CTC Counts Demonstrate Selection Value in Metastatic Breast Cancer

Tony Hagen @oncobiz
Published: Thursday, Dec 06, 2018

Francois-Clement Bidard, MD, PhD

Francois-Clement Bidard, MD, PhD

The use of circulating tumor-cell (CTC) counts demonstrated strong value for selecting endocrine therapy versus chemotherapy for patients with estrogen receptor–positive, HER2-negative metastatic breast cancer, according to data presented at the 2018 San Antonio Breast Cancer Symposium.

In the double-arm, randomized trial, investigators used a CTC cutoff value to determine frontline therapy and concluded that where there was high concordance between clinician’s choice of therapy and therapy based on CTC values, there was little difference in progression-free survival (PFS) and overall survival (OS).

However, in cases of high discordance between the CTC recommended therapy and clinician’s choice, there was a trend toward superior results for frontline chemotherapy versus hormone treatment.

“In the ‘90s, we had trials that showed that chemotherapy was not superior to endocrine therapy, and since that time endocrine therapy has been the preferred first-line treatment for most patients in the absence of primary endocrine resistance or serious concern about patient prognosis,” said lead author Francois-Clement Bidard, MD, PhD, professor of medical oncology at Institut Curie in Saint Cloud and the University of Versailles, France.

Patients were randomized 1:1 to the clinically driven versus CTC arms. In the latter arm, the CTC cutoff values for therapy choice were <5 CTC/7.5mL for hormone therapy and ≥ 5 CTC/7.5mL for chemotherapy. Patients with low CTC values were viewed as having a good prognosis and were treated only with hormone therapy; otherwise, they received chemotherapy.

The primary endpoint of the trial was to demonstrate PFS noninferiority between clinically-driven and CTC-driven arms in the trial, which enrolled 778 patients. Secondary endpoints were OS and subgroup analyses, which evaluated concordance versus discordance in recommended therapies.

The primary objective of PFS noninferiority was met, with the trial demonstrating an overall median PFS of 15.6 months in the CTC arm and 14.0 months in the control group (HR 0.92; 90% CI, 0.80-1.06).

Respective OS rates were 82.1% versus 81.4%. “The main point is, if you are in the overall population, you are not making any mistake if you rely on the CTC count to make a decision,” Bidard said.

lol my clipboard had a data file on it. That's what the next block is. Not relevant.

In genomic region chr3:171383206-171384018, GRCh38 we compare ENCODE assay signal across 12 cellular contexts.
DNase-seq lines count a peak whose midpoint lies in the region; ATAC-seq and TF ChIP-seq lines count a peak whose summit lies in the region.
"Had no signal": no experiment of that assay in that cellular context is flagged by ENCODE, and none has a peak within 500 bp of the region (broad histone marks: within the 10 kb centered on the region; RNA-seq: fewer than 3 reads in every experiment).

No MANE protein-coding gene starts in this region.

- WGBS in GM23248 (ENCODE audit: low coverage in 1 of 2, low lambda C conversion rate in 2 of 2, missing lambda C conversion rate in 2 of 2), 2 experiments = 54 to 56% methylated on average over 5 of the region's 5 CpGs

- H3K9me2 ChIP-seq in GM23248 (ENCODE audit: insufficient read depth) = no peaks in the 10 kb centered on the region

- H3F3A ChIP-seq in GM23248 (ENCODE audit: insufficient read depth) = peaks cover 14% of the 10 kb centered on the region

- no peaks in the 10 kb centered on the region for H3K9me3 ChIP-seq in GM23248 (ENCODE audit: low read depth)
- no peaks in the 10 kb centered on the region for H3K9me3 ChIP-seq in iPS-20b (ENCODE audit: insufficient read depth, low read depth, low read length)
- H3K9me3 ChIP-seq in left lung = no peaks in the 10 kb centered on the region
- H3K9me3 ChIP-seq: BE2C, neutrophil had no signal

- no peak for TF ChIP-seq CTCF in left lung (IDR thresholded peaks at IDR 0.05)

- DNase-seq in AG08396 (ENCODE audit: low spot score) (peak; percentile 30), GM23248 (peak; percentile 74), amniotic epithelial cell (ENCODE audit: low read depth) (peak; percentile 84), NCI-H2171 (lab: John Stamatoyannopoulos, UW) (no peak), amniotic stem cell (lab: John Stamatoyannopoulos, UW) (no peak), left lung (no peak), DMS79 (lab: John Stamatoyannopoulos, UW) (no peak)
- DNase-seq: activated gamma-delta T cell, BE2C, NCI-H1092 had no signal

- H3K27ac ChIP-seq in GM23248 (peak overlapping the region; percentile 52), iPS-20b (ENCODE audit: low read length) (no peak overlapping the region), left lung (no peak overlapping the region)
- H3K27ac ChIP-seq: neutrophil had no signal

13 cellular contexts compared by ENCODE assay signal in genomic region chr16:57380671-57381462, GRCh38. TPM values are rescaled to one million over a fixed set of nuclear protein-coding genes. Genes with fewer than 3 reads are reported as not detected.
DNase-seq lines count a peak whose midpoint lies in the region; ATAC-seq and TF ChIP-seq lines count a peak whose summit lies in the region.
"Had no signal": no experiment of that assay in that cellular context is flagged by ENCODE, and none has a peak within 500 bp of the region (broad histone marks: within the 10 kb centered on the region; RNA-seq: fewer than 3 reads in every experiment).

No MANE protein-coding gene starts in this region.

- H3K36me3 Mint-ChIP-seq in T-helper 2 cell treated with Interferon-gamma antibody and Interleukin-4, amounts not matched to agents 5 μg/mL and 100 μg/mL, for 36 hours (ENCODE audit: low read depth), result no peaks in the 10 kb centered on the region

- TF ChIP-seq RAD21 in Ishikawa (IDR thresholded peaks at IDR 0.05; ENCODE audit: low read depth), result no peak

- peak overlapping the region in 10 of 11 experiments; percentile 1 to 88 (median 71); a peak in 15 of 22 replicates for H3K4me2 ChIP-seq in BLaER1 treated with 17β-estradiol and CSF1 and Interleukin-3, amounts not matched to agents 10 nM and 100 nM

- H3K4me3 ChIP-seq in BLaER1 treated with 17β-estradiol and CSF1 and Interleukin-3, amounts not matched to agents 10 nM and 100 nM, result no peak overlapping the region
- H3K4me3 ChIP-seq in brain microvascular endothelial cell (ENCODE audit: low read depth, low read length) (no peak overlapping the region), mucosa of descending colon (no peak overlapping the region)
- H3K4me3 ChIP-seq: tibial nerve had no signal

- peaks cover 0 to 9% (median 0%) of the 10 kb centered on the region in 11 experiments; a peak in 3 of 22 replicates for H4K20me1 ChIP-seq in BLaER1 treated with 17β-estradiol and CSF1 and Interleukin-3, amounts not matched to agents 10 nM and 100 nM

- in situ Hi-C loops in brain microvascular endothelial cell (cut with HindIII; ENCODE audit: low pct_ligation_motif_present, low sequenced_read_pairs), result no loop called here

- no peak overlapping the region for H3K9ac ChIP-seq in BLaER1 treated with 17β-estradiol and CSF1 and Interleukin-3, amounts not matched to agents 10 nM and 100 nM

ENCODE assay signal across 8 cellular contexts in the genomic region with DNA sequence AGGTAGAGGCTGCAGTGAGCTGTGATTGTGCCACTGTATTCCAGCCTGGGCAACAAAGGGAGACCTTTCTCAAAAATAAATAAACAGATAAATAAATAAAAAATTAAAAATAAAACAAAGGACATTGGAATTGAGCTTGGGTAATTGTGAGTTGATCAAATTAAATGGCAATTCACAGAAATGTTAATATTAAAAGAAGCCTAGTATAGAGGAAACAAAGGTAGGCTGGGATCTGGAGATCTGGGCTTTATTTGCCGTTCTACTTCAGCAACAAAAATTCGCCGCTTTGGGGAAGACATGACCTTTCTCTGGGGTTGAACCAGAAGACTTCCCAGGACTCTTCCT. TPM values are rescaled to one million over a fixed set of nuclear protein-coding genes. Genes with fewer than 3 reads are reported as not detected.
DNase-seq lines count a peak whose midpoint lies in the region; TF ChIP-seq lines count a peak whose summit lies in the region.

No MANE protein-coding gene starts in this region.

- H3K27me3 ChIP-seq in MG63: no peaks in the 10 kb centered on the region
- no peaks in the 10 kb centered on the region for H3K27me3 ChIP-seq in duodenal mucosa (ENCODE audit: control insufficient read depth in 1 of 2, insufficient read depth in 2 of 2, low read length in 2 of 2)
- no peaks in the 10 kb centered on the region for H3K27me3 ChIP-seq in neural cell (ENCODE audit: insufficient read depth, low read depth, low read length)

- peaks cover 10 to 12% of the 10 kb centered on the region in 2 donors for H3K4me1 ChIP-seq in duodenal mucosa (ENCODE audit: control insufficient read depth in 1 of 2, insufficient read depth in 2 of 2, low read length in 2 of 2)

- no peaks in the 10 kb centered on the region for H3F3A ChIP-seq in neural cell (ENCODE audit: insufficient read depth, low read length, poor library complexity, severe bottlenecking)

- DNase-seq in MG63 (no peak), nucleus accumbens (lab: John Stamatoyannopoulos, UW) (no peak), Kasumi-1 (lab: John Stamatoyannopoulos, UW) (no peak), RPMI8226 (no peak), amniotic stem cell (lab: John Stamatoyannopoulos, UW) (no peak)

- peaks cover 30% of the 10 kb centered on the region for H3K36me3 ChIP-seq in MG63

In the analysis of the concordant groups where clinicians’ choice of therapy agreed with the CTC-based selection, outcomes were also similar. For patients with CTC scores <5 and those whose clinicians chose was hormone therapy, the median PFS was 17 months versus 18 months, respectively, and the OS was 88.4% versus 89.0%. For those who received chemotherapy, median PFS was 11.1 months for the CTC arm versus 12.4 months for control, and OS was 71.0% versus 62.7%, respectively.

In the clinically low-risk versus CTC high-risk discordant subgroups, PFS was 10.5 months versus 15.6 months, respectively (HR 0.62; P = .002); and OS was 73.7% versus 77.6% (HR .069; P = .12). In the clinically high-risk versus CTC low-risk subgroups, median PFS was 14.6 months versus 8.1 months, respectively (HR 1.24; P = .32), and OS was 89.8% versus 77.7% (HR 1.14; P = .71).

In a pooled exploratory analysis of the discordant groups that evaluated for superiority of therapy alone, investigators found a trend toward better frontline results with chemotherapy for both PFS and OS. Median PFS was 15.6 months versus 10.5 months for chemotherapy versus hormone therapy, respectively (HR 0.66; P = .001); and OS was 82.9% for chemotherapy versus 74.4% for hormone therapy (HR 0.65; P = .04).

Taking the results for the discordant groups together, there is a slight advantage for chemotherapy in the equivocal setting, or where CTC-based recommendations and clinicians’ choices disagree, Bidard said. “Basically, if you use frontline chemotherapy, which has been dismissed for a long time, it can be a very suitable option for patients with unfavorable characteristics, such as a high CTC count.”

Bidard said that another reason this finding is important for physicians and patients is because from country to country and practice to practice and physician to physician, choices of hormone versus chemotherapy tend to vary widely and there is a need for clearer guidelines and standards. CTC counts, based on the results of this study, should be incorporated into the selection process and have the potential to change the standard of care, he said.

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